Mr. Kaufman: To ask the Secretary of State for Health when he will reply to the letter to him dated 27 January 2003 from the right hon. Member for Manchester, Gorton with regard to Gorton Constituency Labour Party. [100684]

Mr. Milburn: A reply was sent to my right hon. Friend on 12 March.


Mr. Steen: To ask the Secretary of State for Health (1) what steps he will take to provide people with dementia requiring long-term care with specialist, trained care staff; and what provision has been made under the free nursing care policy for such provision; [102040]

Jacqui Smith [holding answer 12 March 2003]: In response to comments from the Alzheimer's Society, draft supplementary guidance on national health service funded nursing care, that was issued for consultation on 20 December 2002, highlighted the importance of nurses assessing people's mental health as well as physical health needs, particularly in cases of dementia. This will be reflected in forthcoming guidance.

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As far as NHS-funded nursing care is concerned, people with dementia should be treated no differently from people with other conditions. The level of input from a registered nurse is determined at the appropriate level of funding. Care homes that specialise in dementia care may provide more appropriate care for some people with dementia than a care home providing nursing care.

The older people's national service framework (NSF) sets out to ensure that people with dementia have access to integrated mental health services, provided by the NHS and councils, to ensure effective diagnosis, treatment and support for them and for their carers. Work to support implementation of the NSF includes a strand on work force development. There is a dementia subgroup of the older people's care group work force team, and this is looking at the steps that need to be taken to ensure that there are the right skills and numbers of staff in place to care for people with dementia.


John Barrett: To ask the Secretary of State for Health when retrograde amalgam fillings for teeth were first introduced in England and Wales. [98352]

Mr. Lammy: As far as records indicate, the treatment has been used since at least the inception of the national health service in 1948.

Mental Health

Tim Loughton: To ask the Secretary of State for Health what estimate he has made of the number of people who would be subject to compulsory treatment, whether resident or non-resident, under the proposals contained in the draft Mental Health Bill, who are currently exempt under the Mental Health Act 1983. [100820]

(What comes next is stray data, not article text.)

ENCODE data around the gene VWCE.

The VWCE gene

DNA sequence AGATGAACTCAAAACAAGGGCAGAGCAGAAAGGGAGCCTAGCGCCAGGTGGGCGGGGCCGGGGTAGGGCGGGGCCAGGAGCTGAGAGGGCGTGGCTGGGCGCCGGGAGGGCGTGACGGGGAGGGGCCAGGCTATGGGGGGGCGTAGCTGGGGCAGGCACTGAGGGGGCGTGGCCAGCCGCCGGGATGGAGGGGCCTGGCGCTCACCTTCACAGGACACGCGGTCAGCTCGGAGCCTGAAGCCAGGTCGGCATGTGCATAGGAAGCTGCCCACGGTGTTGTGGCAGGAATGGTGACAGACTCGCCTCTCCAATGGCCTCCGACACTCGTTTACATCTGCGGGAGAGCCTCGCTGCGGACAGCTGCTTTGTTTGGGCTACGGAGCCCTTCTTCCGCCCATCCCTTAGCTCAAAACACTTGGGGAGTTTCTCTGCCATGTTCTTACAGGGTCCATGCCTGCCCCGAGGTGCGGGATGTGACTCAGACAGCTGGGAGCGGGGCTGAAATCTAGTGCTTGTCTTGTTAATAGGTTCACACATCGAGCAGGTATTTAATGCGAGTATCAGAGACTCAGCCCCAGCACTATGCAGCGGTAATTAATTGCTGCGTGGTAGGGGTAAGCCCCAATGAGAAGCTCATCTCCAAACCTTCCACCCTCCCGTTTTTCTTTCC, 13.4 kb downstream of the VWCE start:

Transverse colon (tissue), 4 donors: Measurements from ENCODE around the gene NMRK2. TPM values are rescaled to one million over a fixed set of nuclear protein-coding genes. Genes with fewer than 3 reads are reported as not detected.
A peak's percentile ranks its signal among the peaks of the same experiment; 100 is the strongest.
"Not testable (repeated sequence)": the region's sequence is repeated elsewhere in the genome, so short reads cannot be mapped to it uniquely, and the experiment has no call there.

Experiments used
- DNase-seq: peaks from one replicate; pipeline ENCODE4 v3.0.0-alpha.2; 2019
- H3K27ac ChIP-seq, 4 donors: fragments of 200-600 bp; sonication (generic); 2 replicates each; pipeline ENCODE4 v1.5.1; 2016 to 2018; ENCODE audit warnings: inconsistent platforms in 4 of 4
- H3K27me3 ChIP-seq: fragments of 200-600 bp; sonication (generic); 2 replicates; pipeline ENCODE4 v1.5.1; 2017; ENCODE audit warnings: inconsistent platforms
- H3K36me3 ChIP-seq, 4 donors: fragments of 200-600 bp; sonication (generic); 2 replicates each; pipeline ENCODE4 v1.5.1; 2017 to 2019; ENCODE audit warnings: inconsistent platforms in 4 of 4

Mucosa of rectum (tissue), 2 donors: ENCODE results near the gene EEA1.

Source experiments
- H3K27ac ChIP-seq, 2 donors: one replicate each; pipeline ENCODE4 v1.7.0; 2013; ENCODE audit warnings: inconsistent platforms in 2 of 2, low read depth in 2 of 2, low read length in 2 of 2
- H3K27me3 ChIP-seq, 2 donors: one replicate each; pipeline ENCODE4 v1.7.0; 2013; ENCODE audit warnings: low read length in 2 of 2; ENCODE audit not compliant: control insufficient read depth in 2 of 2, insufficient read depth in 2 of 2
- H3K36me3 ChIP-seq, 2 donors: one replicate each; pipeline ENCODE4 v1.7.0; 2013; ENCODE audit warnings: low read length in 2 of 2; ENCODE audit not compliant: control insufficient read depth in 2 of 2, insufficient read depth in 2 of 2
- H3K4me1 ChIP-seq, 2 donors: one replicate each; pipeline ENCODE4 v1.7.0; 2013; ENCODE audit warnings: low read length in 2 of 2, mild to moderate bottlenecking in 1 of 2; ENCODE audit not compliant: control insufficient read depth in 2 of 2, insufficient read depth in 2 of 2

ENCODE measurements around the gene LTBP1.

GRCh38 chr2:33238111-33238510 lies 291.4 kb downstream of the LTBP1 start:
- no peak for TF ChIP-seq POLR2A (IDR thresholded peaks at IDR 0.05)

Jacqui Smith [holding answer 4 March 2003]: The 1983 Mental Act liberalised the law to incorporate more tolerant public attitudes in relation to sexual preference so that this could no longer be viewed as a condition of mental disorder. Also excluded were people who are substance or alcohol misusers.

However, people with psychosis exacerbated or caused by substance misuse, including alcohol, can be treated under the 1983 Act. A misunderstanding of section 1(3) of the Act has resulted in many instances in substance abusers being denied the treatment they need.

Proposals under the Bill will remove all exclusions to ensure that those who fulfil all the conditions for compulsion receive the help that they need.

The draft Mental Health Bill proposes a single broad definition of mental disorder, coupled with tightly drawn conditions that must be satisfied for compulsory powers to be used. It is the intention that the strict conditions will ensure that the powers are only used where the patient is suffering from a mental disorder which is serious enough to require treatment under the care of a mental health consultant; the risk to self or others warrants it and appropriate treatment is available for the individual patient. This approach would remove exclusions and the "treatability"

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requirement so that there are no arbitrary obstacles to the treatment of anyone who satisfies the conditions for compulsion.

While the new legislation will lead to some change in the group of people treated, overall it is not the intention that more people will be subject to compulsion under the Bill. Investment under the NHS Plan and service improvements under the national service framework for mental health, such as assertive outreach, crisis resolution and early intervention, will help to provide more effective care and ensure that fewer people become so ill that they need compulsory treatment.